Women fight for work-life balance during a pandemic that has exacerbated gender imbalances in the workplace.
Women have long borne the brunt of inequality in the workplace. They suffer pay disparities that leave them with mere cents for every dollar a man makes — from 79 cents for white women to 55 for Hispanic women. And they’re expected to put in more hours in the so-called “double shift”: working eight-hours at their corporate job, then coming home to cook, clean, and take care of children and other family members.
This “she-cession,” as well as the nearly impossible demands of working during a pandemic, has left over 2 million women considering an exit from the workforce entirely — a number far higher for women than men. Other women have had to get boldly creative to balance the often conflicting demands of their careers and the expectations placed on them to be caretakers — all within often antiquated work cultures that do not recognize or support women’s work.
Working Harder—for Less
For Adriana Romero TOR, the pandemic took away some of the time sinks associated with her job, but quickly made up for it by demanding more of her at all hours.
“I am not commuting to work,” says Romero. “Which took away a big part of my day and energy. But now I find myself cooking more meals, cleaning more, and having longer days.”
Businesses are failing to adequately address these disparities. Many companies have invested in mental health support for their employees, but do not address the root causes of these stressors with, for example, changes to their performance review criteria to account for the strain of the pandemic.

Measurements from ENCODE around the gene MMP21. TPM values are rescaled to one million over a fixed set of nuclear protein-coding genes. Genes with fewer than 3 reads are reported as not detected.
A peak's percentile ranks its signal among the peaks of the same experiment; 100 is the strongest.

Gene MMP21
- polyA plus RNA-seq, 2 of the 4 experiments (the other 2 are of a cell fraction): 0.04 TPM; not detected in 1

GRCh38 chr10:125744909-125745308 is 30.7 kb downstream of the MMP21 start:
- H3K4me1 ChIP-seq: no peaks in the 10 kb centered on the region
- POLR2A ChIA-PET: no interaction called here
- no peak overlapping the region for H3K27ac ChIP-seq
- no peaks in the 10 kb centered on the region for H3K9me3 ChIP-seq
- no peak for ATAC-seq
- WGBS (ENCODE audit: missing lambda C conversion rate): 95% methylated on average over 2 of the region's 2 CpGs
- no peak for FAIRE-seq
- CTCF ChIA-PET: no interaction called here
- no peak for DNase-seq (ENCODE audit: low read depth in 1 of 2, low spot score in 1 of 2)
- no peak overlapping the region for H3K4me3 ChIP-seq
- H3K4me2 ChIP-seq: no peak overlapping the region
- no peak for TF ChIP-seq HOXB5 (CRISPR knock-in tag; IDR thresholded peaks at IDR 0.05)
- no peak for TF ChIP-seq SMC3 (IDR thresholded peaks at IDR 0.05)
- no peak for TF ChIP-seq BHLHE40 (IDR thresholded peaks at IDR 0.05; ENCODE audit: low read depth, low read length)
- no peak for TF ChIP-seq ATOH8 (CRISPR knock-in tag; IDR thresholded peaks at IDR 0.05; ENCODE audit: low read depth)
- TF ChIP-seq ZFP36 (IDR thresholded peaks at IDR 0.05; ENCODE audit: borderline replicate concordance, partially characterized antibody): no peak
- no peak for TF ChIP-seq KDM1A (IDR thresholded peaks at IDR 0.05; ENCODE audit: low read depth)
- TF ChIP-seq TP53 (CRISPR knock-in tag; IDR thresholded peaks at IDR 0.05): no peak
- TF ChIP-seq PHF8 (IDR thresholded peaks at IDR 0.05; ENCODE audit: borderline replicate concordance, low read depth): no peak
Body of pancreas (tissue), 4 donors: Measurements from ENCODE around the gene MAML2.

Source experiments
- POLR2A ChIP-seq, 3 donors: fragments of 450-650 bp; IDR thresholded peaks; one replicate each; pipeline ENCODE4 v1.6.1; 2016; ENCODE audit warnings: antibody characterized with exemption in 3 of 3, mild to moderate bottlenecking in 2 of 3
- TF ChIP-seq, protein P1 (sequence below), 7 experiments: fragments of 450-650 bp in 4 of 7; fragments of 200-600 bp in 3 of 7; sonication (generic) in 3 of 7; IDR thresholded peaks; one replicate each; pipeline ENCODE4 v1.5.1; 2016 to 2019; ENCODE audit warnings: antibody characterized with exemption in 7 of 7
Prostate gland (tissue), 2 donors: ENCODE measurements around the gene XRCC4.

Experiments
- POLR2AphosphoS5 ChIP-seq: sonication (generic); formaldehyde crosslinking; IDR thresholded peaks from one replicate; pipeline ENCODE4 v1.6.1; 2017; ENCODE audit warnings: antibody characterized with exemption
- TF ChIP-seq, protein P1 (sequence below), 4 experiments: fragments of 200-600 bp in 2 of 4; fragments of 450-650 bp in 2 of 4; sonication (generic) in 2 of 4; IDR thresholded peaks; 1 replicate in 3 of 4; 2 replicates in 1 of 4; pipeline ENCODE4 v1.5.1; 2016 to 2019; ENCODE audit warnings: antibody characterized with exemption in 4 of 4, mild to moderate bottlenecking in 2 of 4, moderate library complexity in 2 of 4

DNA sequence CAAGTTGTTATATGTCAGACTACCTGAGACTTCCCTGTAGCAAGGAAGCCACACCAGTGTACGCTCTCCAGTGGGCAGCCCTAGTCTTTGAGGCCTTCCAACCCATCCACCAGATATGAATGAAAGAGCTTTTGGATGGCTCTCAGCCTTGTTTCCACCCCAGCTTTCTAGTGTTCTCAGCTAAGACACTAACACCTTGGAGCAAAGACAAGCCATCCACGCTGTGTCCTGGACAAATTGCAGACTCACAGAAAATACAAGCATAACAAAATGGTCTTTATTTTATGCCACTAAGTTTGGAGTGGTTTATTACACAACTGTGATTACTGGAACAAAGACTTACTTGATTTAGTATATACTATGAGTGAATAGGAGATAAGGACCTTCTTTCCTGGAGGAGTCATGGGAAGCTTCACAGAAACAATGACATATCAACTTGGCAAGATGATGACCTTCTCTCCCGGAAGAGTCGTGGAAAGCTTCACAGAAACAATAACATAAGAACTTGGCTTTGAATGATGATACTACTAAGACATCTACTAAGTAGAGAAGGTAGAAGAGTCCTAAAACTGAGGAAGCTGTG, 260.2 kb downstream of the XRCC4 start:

As a Canadian, Romero said she “would have expected something like activating a maternity leave style plan for women with kids under a certain age for a certain amount of weeks.” But that didn’t happen.
“Businesses,” Romero said, “have failed to understand that women need more flexibility.”
It’s so difficult to carve out time from her demanding work schedule that Romero has found herself missing her commutes. It was the only time in a day she had for herself, she realizes. It was also a helpful buffer between work and home life. Something that’s difficult to find when work, family, and down-time all happen under the same roof.
Making Work Work
Rachel Johnson IND has also found herself missing her old commute. As a mother of three kids under five — one of them born just before COVID — she found that “the lines between being at work and being with family were getting very blurry.” Johnson used to hit the gym on her way home from work, but now, she says, that’s not an option, leaving a “gaping hole in my ability to reduce stress and center myself. I need to find a way to work exercise back into my schedule and balance it all.”
To try to strike a balance, Johnson has had to get creative and very deliberate. She and her husband go over the demands of their week in bed every night, trying to plan for and divvy out responsibilities in a way that’s fair and feasible. Johnson has been pleased to see that her fellow employees have become more tolerant of her kids popping into the background of her Zooms. And she appreciates her office offering flex time for staff with kids in hybrid schooling.
“Kindergarten virtual learning is a whole other level of hell for a working parent,” she says, “and companies who are flexible and understanding that you’re having to juggle working and playing teacher get all the gold stars.”
COVID has created a crisis for workers of all kinds and increased gender disparities in the workplace. But it has also allowed employers to re-think work to create more equity for all workers, especially women. Now it’s time to jump in and do it.
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